Now at N.C. State she is continuing the studies she began in Illinois. “My main project is to look at how pheromones change behaviors in bees, and they're a great model for that, because, unlike other model organisms, they have a lot of identified pheromones which regulate a lot of different behaviors,” she says. “So pheromones are great tools to turn off and on the behaviors we're interested in.”

Because honey bee colonies are so large (there can be up to 50,000 workers) pheromones are essential to communications that, by touch and smell, radiate out from queen to colony — and to the gene expression that determines the roles workers perform.

In fact, honey bees are perfect models for studying the genomics of insect social activity because they have so many well-defined behaviors. Grozinger wants to know more about what makes bees move from one behavioral role to another, what makes a bee's reaction to a pheromone result in one behavior at a young age but a different behavior at another age — or even shift back to a previous role if hive events transpire that affect workforce requirements for certain jobs.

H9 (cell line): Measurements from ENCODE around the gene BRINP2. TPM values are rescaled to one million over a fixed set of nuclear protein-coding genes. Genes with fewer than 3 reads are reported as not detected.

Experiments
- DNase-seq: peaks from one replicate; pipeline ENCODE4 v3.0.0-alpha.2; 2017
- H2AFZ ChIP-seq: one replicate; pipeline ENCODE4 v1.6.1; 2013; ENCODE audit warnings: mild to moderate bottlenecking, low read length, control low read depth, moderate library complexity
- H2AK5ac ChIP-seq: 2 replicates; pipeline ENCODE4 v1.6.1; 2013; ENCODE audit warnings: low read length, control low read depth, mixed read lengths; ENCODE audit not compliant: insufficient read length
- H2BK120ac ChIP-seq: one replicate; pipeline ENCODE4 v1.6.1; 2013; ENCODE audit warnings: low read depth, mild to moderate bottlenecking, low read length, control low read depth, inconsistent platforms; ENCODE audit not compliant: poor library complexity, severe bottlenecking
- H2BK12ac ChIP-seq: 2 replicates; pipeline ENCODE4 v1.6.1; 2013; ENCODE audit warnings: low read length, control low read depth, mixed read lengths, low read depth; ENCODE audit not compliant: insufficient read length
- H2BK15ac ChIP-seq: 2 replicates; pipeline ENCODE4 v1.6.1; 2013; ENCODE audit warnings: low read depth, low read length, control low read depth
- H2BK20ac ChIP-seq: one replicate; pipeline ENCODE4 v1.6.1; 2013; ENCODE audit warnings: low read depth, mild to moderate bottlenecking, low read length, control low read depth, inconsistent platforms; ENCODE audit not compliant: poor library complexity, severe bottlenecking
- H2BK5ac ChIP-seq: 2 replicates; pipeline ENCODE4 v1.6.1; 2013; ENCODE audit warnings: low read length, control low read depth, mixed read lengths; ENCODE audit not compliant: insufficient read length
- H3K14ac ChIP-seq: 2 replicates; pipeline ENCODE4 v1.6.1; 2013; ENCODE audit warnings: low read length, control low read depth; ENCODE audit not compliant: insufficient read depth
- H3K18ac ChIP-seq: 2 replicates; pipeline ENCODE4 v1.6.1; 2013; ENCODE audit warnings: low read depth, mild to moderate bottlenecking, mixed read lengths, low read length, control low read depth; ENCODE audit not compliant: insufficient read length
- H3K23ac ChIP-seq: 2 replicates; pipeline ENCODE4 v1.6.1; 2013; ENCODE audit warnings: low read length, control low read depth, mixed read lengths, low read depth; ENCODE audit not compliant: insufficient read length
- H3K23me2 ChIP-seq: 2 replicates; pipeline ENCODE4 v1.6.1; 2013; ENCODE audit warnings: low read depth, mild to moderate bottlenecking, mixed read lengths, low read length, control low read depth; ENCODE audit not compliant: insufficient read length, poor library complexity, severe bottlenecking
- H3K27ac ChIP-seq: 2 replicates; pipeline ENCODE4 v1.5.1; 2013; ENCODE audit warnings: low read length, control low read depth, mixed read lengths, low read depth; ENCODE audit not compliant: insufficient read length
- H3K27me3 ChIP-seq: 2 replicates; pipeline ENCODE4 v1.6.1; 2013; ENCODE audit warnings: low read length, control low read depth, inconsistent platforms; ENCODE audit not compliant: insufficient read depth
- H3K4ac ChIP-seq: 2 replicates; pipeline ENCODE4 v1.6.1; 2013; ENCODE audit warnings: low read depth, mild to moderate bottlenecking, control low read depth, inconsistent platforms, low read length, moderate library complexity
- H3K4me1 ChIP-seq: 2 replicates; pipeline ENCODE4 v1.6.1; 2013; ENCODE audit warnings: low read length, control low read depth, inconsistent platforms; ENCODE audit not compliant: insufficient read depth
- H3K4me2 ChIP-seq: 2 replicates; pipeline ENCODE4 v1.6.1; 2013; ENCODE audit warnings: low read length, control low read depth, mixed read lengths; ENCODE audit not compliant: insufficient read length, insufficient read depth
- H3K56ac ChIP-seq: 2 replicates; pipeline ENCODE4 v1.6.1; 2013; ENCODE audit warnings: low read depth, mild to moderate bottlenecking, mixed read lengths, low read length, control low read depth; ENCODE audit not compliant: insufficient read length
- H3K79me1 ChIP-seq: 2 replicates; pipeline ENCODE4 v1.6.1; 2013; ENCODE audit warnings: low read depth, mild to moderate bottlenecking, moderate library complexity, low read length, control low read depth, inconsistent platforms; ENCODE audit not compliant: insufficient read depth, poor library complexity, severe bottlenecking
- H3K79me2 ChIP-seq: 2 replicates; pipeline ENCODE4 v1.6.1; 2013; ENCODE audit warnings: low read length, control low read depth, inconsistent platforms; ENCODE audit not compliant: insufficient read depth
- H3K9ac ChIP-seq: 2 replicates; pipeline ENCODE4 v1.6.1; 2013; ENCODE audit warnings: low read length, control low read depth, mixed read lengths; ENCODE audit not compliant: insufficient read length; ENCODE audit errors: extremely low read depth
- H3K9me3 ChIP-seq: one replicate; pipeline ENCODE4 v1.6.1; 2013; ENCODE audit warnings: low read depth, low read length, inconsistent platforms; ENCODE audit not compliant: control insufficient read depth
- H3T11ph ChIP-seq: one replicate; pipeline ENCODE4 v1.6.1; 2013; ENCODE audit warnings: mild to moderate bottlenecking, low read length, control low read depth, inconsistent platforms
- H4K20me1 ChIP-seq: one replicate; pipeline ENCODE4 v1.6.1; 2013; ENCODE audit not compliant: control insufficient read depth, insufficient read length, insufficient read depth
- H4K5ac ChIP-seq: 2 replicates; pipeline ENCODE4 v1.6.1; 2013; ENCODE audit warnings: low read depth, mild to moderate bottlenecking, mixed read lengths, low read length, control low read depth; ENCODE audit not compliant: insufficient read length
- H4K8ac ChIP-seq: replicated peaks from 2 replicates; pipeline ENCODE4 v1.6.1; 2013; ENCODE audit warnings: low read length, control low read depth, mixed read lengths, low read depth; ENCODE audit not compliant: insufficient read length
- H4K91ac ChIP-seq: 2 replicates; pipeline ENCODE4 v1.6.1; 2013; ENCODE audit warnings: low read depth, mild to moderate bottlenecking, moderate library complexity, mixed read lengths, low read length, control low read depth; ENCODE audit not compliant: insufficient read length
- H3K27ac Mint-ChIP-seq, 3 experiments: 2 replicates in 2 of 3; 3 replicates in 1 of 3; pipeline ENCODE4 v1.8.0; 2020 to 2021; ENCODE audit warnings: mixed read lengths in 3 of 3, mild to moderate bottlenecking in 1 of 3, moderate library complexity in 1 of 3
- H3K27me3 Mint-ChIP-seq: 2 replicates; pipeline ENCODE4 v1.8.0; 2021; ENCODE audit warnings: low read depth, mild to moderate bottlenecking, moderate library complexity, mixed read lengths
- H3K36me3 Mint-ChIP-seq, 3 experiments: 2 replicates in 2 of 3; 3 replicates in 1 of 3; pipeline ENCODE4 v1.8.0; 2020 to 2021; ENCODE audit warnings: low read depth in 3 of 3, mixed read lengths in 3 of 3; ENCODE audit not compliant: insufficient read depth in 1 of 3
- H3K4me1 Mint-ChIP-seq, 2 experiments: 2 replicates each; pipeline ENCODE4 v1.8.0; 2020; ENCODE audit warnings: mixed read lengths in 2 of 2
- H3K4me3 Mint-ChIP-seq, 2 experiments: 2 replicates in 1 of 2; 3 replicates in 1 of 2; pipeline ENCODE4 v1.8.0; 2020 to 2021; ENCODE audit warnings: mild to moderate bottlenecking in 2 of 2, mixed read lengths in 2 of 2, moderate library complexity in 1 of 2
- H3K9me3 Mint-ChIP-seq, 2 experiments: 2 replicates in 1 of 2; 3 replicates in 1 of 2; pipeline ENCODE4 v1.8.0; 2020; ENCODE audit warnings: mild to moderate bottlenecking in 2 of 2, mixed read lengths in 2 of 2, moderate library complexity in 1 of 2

And honey bees do a lot of jobs — they're not called “workers” for nothing.

The worker bees are nurses. They're foragers. They're builders. They're undertakers. And workers are all female. In this matriarchal society the males are drones whose only function is to mate with the queen and then die.

For the first 10 days of their lives, workers are nurse bees. The queen lays the eggs inside the honeycomb and the nurses care for the larvae developing in the honeycomb and regurgitate food to them. So basically the workers rear their sisters. When the larvae get old enough that they're ready to pupate, the nurses will extrude a wax cap over the cell so that they don't desiccate.

After the first 10 days, when a bee is “middle aged,” she will go from being a nurse to a specialized in-hive role. She might store the food, packing collected pollen into the honeycomb. She may build the comb, for which purpose workers develop wax glands on their abdomens. At that time she also may become a guard bee, which means she basically sits in front of the colony and looks for signs of danger, or do undertaking — piling up bee corpses.